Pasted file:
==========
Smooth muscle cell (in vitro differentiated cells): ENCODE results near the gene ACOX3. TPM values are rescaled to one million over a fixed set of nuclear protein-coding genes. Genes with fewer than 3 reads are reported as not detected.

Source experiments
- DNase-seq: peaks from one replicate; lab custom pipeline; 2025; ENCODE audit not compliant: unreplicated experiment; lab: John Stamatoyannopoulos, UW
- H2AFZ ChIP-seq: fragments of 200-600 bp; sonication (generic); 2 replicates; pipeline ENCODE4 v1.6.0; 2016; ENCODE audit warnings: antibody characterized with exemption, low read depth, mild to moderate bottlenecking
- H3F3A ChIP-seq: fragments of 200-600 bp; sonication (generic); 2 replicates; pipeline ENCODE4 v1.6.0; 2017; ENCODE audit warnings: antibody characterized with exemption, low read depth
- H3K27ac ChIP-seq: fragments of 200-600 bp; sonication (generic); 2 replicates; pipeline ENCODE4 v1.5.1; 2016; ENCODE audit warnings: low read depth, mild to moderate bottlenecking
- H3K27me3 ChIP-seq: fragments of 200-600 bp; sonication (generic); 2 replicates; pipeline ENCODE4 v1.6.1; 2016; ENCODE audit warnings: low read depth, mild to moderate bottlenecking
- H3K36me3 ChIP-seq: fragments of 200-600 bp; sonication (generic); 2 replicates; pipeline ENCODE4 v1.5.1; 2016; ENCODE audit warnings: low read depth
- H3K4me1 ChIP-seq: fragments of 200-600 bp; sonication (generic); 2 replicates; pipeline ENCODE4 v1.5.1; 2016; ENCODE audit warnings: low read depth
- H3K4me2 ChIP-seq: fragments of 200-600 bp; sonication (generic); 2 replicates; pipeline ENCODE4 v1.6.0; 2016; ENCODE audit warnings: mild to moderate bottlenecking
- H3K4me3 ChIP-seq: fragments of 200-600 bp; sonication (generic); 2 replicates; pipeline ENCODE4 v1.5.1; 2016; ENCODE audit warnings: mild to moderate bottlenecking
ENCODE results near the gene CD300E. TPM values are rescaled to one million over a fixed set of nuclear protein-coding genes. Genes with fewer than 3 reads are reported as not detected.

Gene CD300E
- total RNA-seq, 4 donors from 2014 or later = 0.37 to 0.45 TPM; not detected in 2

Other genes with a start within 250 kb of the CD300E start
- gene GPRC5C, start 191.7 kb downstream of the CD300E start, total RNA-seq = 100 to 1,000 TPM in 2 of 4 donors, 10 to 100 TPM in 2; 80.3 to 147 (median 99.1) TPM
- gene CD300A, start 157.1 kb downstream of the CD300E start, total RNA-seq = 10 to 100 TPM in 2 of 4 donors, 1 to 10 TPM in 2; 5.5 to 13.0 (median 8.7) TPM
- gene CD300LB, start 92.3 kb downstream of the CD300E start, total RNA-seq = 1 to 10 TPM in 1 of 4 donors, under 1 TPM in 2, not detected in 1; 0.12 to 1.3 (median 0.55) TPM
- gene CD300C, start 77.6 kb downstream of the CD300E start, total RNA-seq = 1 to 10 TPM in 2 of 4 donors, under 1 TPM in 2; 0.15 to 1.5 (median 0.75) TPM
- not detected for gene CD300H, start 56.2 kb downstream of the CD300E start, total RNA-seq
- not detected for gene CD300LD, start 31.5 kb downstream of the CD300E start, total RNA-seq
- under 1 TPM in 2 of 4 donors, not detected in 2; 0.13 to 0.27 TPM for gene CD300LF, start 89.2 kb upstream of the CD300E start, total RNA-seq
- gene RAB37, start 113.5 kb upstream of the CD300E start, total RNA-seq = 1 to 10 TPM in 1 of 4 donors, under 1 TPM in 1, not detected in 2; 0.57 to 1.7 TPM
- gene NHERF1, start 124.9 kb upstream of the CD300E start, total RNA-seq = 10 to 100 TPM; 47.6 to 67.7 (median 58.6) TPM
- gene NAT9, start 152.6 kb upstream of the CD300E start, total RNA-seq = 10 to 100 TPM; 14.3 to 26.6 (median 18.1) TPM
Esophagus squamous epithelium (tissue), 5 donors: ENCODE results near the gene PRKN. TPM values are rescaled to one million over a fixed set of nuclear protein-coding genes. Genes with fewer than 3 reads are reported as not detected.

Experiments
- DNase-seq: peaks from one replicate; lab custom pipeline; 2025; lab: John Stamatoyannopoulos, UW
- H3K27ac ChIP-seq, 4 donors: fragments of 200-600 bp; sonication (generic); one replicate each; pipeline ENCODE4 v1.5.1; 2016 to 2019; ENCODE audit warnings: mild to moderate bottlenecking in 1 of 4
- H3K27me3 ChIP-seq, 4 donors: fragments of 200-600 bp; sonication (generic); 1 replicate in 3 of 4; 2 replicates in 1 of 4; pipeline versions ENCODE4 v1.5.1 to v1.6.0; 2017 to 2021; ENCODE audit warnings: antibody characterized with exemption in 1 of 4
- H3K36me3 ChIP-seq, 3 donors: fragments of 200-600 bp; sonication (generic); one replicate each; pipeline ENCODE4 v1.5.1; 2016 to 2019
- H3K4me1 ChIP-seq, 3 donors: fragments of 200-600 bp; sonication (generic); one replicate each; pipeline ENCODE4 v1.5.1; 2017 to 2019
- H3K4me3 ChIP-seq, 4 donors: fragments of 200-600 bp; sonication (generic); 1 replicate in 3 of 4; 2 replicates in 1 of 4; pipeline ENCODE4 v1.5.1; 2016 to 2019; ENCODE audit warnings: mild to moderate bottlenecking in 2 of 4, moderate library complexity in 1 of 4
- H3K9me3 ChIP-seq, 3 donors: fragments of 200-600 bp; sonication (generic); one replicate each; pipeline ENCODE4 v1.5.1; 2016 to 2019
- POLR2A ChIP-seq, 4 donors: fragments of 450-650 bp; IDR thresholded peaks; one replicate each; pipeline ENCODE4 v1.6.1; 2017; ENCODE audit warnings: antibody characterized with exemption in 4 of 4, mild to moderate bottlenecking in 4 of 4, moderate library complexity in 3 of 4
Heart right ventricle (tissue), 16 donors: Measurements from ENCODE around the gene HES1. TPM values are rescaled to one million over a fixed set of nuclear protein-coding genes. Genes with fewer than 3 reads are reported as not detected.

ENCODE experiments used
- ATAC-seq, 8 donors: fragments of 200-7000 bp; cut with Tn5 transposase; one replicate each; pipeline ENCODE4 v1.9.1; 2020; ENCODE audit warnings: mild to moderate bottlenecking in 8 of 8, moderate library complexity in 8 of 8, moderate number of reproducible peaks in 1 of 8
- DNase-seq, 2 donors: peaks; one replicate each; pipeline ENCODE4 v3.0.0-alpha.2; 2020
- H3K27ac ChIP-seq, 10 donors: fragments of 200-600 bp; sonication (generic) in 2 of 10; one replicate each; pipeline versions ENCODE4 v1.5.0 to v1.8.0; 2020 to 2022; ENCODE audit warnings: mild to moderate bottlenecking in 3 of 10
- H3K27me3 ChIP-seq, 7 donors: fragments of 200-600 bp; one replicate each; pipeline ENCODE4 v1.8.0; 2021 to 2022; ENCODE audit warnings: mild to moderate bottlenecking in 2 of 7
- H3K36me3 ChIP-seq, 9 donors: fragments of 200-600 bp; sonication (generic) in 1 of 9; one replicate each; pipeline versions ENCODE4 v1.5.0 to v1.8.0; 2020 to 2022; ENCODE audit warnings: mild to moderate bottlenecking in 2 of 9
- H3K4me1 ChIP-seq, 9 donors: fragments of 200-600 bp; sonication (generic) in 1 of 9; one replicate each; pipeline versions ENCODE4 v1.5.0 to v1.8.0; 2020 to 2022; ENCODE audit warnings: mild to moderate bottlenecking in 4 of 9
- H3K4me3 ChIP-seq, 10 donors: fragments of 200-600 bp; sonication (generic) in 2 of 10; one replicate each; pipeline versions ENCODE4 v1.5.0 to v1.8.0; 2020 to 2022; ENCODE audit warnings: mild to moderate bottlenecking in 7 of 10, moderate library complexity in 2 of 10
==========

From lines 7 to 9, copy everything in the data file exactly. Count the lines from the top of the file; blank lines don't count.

- H3K27me3 ChIP-seq: fragments of 200-600 bp; sonication (generic); 2 replicates; pipeline ENCODE4 v1.6.1; 2016; ENCODE audit warnings: low read depth, mild to moderate bottlenecking
- H3K36me3 ChIP-seq: fragments of 200-600 bp; sonication (generic); 2 replicates; pipeline ENCODE4 v1.5.1; 2016; ENCODE audit warnings: low read depth
- H3K4me1 ChIP-seq: fragments of 200-600 bp; sonication (generic); 2 replicates; pipeline ENCODE4 v1.5.1; 2016; ENCODE audit warnings: low read depth